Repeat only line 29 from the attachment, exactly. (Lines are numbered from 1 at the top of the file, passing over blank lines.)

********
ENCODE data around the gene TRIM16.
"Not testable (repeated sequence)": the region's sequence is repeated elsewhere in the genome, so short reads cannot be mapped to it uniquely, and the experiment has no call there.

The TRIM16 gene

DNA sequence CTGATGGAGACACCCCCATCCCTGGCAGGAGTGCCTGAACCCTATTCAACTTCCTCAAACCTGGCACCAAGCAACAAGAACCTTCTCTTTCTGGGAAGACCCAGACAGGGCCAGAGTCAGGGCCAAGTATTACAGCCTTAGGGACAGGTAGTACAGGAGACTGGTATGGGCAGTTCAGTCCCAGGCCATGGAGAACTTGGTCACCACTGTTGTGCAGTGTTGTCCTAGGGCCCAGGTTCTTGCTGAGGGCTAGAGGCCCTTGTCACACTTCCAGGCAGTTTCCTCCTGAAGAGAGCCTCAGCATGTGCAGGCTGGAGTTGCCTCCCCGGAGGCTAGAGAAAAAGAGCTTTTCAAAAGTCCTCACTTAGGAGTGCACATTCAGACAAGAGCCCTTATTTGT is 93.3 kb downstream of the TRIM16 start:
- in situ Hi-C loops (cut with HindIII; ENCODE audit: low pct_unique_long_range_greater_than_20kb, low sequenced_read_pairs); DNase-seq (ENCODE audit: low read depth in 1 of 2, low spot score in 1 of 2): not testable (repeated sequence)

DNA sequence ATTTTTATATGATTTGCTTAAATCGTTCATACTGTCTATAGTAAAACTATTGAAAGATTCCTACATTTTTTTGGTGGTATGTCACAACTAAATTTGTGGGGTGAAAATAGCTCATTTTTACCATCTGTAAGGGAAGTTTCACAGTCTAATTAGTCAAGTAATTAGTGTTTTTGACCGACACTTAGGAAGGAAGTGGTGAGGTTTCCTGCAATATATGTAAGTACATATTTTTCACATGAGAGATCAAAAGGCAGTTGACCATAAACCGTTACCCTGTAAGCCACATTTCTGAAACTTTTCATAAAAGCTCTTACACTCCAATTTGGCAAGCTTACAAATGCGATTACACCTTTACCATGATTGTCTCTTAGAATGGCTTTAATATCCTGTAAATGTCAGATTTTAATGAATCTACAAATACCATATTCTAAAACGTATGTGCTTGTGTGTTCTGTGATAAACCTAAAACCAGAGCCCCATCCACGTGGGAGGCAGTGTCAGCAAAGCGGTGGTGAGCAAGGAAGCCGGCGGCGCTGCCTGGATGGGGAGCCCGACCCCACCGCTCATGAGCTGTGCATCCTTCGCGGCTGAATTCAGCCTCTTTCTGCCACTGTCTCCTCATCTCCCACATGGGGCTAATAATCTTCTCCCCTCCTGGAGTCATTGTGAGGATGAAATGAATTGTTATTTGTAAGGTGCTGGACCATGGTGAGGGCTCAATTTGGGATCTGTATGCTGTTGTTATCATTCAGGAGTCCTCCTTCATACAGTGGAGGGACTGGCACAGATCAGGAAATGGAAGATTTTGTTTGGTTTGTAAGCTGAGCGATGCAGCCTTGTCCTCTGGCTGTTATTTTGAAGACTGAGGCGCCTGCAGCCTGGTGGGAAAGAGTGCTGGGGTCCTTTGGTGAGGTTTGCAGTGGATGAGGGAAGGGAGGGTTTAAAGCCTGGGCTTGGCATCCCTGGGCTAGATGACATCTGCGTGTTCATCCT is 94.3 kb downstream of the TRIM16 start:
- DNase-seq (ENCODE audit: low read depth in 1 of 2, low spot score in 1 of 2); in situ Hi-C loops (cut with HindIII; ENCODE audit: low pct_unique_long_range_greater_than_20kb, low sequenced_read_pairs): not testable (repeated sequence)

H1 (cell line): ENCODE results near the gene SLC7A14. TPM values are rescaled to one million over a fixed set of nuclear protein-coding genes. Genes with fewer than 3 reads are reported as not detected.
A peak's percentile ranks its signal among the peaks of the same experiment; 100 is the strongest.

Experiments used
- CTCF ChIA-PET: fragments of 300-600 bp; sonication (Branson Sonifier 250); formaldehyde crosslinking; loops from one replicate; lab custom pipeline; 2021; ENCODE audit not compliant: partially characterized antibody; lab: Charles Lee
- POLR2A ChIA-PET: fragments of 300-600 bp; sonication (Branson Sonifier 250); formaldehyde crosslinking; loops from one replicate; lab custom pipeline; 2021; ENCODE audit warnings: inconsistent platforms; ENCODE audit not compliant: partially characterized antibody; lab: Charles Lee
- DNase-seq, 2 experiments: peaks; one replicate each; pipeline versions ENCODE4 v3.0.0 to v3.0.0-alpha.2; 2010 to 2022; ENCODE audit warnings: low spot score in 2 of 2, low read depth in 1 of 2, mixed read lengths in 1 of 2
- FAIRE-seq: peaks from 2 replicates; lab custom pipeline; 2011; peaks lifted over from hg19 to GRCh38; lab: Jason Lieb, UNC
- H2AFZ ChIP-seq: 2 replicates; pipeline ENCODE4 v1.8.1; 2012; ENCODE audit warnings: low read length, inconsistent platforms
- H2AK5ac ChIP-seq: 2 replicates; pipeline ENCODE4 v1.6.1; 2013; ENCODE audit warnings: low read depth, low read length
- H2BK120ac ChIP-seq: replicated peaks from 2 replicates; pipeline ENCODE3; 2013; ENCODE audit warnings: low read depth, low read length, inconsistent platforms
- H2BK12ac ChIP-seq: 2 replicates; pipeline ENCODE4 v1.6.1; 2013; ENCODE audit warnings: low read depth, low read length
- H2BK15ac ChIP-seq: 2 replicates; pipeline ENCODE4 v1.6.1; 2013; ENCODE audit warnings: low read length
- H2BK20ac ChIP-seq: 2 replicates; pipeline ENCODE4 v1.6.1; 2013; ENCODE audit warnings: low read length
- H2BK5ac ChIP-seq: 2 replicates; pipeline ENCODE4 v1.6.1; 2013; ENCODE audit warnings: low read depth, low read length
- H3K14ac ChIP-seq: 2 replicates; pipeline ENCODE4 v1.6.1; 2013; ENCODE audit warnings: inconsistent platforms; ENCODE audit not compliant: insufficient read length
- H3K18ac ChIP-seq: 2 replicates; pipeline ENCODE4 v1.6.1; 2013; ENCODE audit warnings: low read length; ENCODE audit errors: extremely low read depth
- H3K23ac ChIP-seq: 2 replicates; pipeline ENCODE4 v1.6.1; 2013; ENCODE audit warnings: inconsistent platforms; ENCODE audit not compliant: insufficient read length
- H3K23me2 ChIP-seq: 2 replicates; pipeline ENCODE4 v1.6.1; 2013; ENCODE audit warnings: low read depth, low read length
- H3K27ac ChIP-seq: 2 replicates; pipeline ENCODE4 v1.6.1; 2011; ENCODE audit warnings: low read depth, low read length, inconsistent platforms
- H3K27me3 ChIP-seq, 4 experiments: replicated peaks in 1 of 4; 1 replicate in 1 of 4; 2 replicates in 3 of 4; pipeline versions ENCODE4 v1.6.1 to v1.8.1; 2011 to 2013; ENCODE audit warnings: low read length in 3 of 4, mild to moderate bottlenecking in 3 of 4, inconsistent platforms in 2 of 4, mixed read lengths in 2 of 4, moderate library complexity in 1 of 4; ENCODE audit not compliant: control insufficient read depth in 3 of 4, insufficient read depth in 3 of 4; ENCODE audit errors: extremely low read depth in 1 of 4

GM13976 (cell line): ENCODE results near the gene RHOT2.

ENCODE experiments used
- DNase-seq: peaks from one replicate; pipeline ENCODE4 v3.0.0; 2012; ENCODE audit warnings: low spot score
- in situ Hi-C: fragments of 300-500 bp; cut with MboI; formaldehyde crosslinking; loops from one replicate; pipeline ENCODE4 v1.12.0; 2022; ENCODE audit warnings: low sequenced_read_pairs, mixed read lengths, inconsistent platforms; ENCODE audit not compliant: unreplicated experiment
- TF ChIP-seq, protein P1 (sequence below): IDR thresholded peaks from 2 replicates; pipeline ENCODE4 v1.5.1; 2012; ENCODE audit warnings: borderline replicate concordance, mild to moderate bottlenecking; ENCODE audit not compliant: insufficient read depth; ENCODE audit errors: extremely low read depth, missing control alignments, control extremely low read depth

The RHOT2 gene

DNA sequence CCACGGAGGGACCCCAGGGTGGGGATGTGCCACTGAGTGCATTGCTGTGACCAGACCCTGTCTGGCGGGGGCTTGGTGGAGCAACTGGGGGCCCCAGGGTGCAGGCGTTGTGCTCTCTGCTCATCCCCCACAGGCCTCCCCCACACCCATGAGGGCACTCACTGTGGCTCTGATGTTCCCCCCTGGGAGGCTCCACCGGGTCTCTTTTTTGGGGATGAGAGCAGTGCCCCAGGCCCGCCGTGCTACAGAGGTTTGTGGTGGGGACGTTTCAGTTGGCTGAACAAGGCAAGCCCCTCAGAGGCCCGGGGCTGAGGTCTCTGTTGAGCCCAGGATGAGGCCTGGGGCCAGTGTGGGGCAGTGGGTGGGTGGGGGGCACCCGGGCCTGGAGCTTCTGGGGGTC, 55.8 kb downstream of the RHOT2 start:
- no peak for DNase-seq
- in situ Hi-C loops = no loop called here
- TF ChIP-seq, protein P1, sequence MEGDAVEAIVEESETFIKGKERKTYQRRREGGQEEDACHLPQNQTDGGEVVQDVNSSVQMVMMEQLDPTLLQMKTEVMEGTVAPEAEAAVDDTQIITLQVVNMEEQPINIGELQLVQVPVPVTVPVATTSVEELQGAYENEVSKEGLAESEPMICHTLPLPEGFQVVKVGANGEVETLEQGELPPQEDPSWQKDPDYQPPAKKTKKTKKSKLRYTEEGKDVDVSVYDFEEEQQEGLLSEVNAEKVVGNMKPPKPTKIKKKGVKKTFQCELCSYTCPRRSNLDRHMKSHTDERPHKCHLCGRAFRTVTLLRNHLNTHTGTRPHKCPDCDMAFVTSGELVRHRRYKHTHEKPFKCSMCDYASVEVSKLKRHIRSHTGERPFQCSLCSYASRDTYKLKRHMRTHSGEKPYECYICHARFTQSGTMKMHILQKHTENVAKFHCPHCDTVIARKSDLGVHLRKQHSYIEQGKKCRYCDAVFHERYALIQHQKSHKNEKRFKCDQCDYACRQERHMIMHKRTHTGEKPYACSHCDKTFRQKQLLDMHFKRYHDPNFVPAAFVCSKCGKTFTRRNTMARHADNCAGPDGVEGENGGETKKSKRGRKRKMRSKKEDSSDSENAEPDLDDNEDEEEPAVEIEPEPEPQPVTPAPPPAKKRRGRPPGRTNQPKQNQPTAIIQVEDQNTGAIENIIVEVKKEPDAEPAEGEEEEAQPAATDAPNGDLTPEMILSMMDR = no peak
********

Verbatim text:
ENCODE experiments used